Play to your strengths

So often in life we seem to focus on our faults, failings and shortcomings with the belief that by focusing on these we can learn how to change them, acquire new skills to overcome them, and become more well-rounded, successful or an even a better person!

The truth is that, whilst increased awareness may well be useful, the more we focus on our weaknesses the longer our strengths and talents go unnoticed and unused. We are much more likely to be successful and happy when we play to our unique strengths and talents and, instead of spending time and energy trying to be like everyone else, focus on developing, refining and applying those skills and talents we are naturally suited to.

There is also compelling evidence from the world of neuroscience that if we concentrate on things which make us feel good about ourselves, we are more creative, solutions focused and open to new ideas than if we spend all our time thinking about the things that we are not so good at – especially if this involves a level of frustration, disappointment or discomfort.

Let me ask you this: If you employed a sales person with a superb track record of face to face sales, would you stick them in the accounts department and expect a good outcome?

So, just as you wouldn’t expect a talented artist to develop the same skill set as a brain surgeon, nor the brain surgeon to become the next Picasso, why would you put pressure on yourself to be brilliant at everything at the expense of your own natural talents?

When we begin to appreciate the personal strengths of both ourselves and our teams we can begin to appreciate our assets more and recognise that it’s not about relentlessly trying to become better people – we are already full of potential. By taking this on board we are then free to choose which talents and skills to practice, develop and refine, without threat to our sense of self-worth.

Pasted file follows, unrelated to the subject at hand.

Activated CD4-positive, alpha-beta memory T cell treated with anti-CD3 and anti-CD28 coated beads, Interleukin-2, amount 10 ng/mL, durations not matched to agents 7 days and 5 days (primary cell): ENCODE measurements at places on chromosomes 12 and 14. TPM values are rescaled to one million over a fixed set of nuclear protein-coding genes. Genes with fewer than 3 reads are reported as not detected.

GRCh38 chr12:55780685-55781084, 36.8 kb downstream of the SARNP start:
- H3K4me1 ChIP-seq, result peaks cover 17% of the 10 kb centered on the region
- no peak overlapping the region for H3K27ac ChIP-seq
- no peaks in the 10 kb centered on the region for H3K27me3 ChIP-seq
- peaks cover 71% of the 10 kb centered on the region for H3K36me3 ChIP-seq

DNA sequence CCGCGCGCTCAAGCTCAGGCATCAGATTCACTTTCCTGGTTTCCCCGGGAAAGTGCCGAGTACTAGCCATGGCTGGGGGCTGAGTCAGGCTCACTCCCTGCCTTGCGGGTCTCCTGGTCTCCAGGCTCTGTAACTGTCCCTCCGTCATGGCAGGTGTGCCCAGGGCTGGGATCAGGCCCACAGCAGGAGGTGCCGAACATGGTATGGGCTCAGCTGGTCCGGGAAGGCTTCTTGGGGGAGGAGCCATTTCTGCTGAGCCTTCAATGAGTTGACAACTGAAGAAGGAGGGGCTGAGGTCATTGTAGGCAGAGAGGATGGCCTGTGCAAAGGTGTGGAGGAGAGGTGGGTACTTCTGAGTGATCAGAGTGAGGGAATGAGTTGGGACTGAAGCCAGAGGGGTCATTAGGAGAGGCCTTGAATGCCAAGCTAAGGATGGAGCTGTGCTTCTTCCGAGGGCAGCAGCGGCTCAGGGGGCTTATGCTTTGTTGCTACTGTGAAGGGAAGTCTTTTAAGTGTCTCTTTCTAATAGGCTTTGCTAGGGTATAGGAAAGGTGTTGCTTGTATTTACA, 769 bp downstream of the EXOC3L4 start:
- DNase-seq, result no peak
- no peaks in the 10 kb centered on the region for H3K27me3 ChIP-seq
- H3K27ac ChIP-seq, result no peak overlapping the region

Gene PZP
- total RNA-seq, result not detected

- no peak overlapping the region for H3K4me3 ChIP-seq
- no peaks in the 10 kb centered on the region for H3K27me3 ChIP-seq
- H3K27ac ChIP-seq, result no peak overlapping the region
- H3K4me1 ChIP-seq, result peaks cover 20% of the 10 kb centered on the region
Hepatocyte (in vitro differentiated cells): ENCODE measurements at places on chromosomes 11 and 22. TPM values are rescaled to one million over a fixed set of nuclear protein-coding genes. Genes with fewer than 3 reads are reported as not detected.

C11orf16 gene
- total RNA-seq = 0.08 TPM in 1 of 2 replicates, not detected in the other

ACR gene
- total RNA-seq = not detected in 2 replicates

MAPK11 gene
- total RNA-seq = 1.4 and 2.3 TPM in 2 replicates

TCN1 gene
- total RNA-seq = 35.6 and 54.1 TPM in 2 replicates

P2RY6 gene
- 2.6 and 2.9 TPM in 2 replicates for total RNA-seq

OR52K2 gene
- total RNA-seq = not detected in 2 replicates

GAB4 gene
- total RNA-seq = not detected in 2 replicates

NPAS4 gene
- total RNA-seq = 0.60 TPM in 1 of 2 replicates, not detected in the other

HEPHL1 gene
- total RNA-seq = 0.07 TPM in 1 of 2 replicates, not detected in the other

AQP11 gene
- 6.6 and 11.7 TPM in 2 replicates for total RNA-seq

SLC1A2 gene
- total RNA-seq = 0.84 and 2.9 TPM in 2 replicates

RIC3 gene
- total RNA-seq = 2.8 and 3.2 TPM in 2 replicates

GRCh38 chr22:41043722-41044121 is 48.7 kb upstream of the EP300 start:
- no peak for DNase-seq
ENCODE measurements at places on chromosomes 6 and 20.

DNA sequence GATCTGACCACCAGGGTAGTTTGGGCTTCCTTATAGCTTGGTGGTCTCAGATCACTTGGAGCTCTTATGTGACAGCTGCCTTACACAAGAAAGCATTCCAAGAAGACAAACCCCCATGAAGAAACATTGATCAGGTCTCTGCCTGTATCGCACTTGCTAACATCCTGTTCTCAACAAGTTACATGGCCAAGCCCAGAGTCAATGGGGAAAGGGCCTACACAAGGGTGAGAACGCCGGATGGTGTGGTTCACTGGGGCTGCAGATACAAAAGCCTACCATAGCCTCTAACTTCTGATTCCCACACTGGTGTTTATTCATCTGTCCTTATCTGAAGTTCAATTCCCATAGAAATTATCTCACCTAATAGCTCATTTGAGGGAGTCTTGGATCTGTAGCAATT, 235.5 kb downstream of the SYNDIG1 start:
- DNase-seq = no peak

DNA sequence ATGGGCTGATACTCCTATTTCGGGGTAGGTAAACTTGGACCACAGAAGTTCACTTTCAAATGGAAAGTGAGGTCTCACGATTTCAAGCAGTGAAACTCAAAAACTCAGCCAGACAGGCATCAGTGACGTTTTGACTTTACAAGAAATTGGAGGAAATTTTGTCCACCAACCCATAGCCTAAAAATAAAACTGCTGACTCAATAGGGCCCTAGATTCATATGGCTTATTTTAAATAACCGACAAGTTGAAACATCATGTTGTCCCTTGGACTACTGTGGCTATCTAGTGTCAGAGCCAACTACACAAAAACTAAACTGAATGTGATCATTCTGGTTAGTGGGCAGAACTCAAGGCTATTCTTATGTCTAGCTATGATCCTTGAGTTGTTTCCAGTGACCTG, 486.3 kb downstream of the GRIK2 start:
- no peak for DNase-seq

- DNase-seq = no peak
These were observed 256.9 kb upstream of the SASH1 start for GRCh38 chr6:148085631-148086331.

Unfortunately many people have little awareness of what their true strengths are – they probably haven’t given it much thought.  In fact most of us find it easier to list our short comings than our strengths! If you’d like to understand more about your own personal strengths have a go at these simple exercises:

Your Confidence List

Create a Personal Inventory of your personal skills, achievements and assets. Your assets are those things that represent your strengths and offer value to your business, your employer, your colleagues or your customers.

Either on your own or with a friend or colleague list your strengths under each of the following headings; Experience, Knowledge, Skills, Qualities, Achievements, Reputation – both at work and in your wider life.

You’d better have quite a few sheets of paper ready for this one – I promise there will be a lot to write down!  You can use this list to help focus on your strengths.  Keep it to hand and if you are not at your most resourceful at any time, revisit the list and remind yourself just how good you really are!

An Outside View

Maybe you are a little too close to appreciate all your strengths, so why not ask 7 people who know you (they can be friends, family, colleagues, customers etc.) to tell you what they see as your Unique Skills and Abilities.

Don’t be reticent or concerned here – just imagine how good you’ll feel once you’ve received all the positive feedback!

Remember… if you are a rabbit you will run well, if you are a duck, you will be good at swimming.  When was the last time you saw a duck beat a rabbit on land or a rabbit a duck on water?  I rest my case!

Will you build on YOUR strengths going forward?